A settlement has been reached between a South Florida city and a Jewish temple in a long-running legal dispute that pitted religious freedom and property rights against preservation of a historic structure.
Temple B’nai Zion attorney Keith D. Silverstein said this week that the agreement keeps in place the Sunny Isles Beach temple’s historic designation but allows some valuable new development rights. The temple also is being paid $175,000 from the city’s insurance policy.
“This was a well-advocated and negotiated settlement,” Silverstein said. “Both sides felt the settlement was in everyone’s best interests.”
The temple had claimed in the four-year legal fight that Sunny Isles Beach was improperly using its historic designation powers as a pretext to prevent any changes to the building, which was once a Lutheran church and retained some Christian features the Jewish congregation wanted to alter.
The lawsuit was one of several filed around the country under a 2000 federal law barring state and local governments from placing undue burdens on religious expression through land use rules.
Under the agreement, finalized last week by U.S. District Judge Kathleen Williams, B’nai Zion will retain its historic designation but some structural changes will be permitted to the building. In addition, the deal gives the temple a development right that can be sold to a third party for a project elsewhere in the city, said Sunny Isles Beach city attorney Hans Ottinot.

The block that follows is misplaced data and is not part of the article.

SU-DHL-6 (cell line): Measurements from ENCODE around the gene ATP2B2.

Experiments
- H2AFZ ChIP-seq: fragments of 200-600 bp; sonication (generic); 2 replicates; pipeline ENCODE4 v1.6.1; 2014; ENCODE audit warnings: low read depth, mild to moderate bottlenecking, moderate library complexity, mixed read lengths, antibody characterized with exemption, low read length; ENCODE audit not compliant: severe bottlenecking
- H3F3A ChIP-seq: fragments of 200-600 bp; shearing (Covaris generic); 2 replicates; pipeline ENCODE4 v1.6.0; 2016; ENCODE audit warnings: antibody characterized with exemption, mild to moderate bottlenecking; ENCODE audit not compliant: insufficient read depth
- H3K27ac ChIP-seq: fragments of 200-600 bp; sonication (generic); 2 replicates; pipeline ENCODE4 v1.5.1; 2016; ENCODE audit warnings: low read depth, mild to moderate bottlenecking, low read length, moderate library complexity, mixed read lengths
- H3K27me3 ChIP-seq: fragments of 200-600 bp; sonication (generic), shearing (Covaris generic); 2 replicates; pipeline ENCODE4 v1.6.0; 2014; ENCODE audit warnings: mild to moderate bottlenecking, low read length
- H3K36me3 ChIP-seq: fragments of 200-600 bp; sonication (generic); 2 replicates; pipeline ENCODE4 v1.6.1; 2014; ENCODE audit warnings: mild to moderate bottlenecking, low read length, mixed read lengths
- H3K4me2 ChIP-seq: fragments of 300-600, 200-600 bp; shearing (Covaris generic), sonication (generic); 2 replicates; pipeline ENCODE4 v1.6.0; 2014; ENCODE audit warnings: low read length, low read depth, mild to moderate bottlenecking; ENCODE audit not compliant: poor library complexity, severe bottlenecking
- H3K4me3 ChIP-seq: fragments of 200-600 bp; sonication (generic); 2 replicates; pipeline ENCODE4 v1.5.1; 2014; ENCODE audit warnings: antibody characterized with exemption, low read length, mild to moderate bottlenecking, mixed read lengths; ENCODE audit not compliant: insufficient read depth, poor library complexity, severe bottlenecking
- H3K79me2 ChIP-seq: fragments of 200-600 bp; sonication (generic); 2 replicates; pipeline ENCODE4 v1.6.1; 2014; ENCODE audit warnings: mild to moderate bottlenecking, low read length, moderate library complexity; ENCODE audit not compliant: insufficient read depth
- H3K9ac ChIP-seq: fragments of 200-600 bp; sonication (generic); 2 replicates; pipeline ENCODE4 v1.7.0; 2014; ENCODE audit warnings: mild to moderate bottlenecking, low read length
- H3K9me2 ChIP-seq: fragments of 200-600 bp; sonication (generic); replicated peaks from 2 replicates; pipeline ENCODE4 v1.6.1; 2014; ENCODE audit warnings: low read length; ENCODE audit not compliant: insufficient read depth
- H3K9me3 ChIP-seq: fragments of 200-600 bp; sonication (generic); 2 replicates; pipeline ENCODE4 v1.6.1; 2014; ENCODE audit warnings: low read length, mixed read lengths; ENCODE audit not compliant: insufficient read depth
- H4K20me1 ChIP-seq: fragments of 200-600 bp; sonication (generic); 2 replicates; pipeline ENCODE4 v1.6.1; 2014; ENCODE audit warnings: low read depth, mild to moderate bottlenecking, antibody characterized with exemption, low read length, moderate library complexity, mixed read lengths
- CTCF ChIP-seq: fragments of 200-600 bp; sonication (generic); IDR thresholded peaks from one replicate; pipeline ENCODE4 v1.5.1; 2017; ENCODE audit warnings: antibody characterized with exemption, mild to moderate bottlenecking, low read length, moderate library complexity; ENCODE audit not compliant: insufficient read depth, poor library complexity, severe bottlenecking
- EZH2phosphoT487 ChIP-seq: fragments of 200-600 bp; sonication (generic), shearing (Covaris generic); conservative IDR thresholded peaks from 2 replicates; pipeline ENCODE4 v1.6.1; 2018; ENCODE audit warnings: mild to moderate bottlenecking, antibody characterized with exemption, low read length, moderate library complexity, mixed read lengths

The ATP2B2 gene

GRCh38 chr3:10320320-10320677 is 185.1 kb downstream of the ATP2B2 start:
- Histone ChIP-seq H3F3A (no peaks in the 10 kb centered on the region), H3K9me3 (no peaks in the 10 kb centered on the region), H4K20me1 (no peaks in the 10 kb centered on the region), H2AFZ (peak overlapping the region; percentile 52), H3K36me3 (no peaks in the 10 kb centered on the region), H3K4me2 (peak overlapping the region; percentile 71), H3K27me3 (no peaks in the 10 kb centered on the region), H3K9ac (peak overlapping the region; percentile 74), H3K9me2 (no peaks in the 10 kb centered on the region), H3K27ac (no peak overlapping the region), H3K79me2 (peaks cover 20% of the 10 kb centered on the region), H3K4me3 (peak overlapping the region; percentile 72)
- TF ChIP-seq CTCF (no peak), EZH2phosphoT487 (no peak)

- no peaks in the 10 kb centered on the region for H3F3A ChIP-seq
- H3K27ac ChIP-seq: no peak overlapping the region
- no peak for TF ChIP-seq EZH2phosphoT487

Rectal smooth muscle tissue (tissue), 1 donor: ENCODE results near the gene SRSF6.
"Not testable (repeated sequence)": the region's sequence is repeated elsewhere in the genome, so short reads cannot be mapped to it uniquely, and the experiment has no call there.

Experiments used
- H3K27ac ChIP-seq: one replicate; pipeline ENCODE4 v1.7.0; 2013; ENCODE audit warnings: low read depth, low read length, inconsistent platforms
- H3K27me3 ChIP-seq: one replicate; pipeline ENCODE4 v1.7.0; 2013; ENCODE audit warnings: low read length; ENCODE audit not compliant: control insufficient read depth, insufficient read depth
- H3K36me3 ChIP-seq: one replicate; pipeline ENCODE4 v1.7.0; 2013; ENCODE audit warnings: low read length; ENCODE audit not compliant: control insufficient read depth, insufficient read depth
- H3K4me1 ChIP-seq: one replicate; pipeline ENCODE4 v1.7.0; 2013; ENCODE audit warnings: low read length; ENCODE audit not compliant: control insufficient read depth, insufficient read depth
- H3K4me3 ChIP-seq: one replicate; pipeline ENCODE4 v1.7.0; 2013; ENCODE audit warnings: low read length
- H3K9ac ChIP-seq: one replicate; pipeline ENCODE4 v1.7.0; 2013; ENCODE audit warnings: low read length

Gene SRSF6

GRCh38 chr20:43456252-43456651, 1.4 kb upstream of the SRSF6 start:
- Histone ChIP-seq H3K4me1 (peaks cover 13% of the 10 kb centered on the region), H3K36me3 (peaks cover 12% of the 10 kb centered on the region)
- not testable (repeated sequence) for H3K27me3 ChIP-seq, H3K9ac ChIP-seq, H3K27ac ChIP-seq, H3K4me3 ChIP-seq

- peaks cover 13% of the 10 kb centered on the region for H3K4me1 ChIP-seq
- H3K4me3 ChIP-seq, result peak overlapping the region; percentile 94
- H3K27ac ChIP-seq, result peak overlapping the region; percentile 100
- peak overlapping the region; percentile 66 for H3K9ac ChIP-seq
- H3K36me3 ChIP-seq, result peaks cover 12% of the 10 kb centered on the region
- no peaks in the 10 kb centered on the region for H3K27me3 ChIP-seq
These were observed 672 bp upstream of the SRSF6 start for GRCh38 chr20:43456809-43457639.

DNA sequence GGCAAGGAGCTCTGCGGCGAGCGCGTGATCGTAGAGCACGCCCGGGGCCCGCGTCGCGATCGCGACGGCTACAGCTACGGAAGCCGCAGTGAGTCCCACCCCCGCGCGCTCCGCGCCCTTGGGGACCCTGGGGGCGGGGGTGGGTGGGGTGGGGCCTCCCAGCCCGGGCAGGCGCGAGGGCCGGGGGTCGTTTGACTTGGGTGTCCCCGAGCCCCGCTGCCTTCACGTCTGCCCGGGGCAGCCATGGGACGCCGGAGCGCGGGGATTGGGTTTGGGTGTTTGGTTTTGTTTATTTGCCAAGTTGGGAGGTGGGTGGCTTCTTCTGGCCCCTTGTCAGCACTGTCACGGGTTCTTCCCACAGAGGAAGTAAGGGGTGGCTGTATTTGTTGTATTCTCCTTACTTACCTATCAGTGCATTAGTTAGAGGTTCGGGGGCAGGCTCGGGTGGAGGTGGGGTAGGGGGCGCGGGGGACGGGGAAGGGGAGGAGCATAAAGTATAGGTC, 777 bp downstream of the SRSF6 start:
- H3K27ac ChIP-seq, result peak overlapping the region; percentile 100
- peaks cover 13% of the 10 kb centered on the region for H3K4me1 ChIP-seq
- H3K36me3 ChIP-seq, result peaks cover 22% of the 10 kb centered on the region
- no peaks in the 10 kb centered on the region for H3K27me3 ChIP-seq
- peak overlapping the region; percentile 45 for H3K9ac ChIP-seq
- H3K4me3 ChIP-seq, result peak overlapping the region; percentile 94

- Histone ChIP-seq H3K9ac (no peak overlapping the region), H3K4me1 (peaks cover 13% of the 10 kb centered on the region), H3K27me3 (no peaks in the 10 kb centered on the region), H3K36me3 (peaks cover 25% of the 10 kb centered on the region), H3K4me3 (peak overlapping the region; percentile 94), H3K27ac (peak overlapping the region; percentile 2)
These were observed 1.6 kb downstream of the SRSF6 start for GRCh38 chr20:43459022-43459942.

“From our standpoint, it’s mutually beneficial,” Ottinot said. “Both parties wanted to resolve what had been a very contentious case.”
The Jewish congregation Beit Rambam, which has been leasing the temple for its services, will be allowed to remain under the deal.
The case, first filed in 2010, was dismissed by Williams originally in 2012 but revived a year later by the 11th U.S. Circuit Court of Appeals. The appeals judges ordered a decision made on the temple’s claim that the historic designation was done for discriminatory reasons and that it interfered with the congregation’s religious practices.
The temple was declared a historic site because of a gathering of about 300 Holocaust survivors there in 2004.
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